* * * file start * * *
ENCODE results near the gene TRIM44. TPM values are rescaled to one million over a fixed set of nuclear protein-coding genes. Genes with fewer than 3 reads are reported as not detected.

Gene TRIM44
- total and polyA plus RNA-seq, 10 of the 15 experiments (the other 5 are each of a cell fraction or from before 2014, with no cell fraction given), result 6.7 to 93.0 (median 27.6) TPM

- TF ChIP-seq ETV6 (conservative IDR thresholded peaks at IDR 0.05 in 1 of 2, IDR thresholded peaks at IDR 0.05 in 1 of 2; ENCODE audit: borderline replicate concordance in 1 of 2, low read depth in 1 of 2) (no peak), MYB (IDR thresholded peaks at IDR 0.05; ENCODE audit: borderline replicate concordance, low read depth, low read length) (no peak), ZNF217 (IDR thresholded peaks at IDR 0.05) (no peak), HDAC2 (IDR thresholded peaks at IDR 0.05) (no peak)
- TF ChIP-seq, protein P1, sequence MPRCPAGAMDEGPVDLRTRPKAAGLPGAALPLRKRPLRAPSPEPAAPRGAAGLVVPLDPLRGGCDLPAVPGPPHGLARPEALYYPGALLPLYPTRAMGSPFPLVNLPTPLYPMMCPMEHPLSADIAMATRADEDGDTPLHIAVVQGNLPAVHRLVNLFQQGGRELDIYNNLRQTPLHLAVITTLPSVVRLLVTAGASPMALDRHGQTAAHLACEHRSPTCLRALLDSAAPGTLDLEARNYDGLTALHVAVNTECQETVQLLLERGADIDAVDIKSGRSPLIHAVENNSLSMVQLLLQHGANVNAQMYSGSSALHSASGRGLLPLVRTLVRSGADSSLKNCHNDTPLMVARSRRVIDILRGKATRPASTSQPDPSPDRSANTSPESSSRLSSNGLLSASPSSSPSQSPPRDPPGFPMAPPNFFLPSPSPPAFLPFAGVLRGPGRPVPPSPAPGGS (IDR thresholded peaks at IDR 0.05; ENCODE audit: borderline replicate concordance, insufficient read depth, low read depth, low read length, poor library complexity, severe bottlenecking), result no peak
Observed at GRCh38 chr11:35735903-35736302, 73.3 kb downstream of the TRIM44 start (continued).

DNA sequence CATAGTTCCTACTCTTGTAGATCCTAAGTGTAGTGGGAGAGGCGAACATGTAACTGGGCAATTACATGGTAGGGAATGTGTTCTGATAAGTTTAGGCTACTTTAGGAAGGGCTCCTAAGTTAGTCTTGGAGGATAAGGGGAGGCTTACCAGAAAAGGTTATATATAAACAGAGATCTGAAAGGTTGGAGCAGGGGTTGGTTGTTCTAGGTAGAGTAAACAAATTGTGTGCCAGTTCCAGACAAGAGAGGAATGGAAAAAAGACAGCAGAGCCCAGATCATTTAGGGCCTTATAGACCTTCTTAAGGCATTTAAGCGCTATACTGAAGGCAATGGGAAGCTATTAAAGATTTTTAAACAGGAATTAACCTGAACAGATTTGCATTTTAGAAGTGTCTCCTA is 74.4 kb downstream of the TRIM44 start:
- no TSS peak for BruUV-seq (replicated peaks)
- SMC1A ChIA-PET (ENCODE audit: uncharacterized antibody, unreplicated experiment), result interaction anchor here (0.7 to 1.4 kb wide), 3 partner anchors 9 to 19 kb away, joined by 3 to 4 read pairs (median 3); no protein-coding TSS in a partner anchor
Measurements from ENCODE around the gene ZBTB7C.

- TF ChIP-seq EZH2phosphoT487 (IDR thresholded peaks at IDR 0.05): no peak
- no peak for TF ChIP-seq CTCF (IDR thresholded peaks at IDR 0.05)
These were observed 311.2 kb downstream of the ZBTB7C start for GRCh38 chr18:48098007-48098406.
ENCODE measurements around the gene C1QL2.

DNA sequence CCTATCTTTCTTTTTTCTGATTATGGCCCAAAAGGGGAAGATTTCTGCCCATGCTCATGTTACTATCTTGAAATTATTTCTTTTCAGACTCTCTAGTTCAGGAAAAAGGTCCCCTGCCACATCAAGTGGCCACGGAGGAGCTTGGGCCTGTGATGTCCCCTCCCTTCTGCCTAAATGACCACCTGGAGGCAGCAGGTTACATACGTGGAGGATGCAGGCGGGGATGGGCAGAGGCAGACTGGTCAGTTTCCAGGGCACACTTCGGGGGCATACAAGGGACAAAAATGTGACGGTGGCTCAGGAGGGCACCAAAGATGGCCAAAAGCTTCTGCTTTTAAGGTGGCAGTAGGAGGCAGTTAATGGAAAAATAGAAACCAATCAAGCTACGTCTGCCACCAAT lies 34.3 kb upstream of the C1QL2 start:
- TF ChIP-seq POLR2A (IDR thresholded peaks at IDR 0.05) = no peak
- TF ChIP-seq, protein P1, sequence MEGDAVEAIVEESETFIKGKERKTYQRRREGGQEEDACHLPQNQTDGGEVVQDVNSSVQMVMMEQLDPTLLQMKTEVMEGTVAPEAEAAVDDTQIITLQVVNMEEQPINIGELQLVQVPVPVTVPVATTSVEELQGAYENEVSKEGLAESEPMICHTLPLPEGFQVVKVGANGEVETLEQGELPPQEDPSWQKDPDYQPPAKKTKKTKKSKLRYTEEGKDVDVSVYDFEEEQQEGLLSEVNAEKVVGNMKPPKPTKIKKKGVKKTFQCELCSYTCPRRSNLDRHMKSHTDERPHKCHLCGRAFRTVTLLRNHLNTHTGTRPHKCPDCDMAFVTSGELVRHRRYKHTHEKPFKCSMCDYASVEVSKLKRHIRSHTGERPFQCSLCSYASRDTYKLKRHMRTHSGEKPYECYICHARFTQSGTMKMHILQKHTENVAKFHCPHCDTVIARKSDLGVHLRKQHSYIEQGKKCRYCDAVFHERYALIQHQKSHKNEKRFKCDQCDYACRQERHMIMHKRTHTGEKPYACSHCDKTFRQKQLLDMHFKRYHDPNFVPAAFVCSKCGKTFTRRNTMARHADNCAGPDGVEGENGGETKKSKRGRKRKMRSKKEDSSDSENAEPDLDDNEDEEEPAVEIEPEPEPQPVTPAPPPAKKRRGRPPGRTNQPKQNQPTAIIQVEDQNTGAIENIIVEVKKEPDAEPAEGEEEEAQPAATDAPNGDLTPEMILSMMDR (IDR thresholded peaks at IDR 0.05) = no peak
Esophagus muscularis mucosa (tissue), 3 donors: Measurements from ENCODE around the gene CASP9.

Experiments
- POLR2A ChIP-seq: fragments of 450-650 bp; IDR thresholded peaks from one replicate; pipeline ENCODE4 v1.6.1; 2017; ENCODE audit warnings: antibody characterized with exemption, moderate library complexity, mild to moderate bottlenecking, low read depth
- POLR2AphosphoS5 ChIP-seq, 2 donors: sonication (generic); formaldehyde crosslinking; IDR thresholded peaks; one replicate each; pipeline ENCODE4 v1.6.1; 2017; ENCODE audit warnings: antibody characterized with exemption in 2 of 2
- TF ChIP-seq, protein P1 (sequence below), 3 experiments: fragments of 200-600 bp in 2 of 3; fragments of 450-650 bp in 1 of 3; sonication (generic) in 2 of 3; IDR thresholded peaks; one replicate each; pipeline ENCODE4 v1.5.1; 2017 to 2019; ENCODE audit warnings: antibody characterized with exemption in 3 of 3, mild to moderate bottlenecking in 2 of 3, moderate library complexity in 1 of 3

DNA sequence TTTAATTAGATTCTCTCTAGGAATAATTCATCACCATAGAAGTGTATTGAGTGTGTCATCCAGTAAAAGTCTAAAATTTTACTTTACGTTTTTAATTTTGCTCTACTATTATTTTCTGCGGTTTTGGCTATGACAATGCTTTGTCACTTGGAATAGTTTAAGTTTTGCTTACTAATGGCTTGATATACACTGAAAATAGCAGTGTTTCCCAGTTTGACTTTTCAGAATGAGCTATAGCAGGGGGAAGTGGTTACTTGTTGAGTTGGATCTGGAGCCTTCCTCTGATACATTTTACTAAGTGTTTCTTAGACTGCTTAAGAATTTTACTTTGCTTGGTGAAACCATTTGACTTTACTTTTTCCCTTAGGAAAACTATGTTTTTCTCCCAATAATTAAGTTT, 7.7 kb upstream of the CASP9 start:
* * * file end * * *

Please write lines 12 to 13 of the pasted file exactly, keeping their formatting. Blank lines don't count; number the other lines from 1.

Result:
- no peak for TF ChIP-seq CTCF (IDR thresholded peaks at IDR 0.05)
These were observed 311.2 kb downstream of the ZBTB7C start for GRCh38 chr18:48098007-48098406.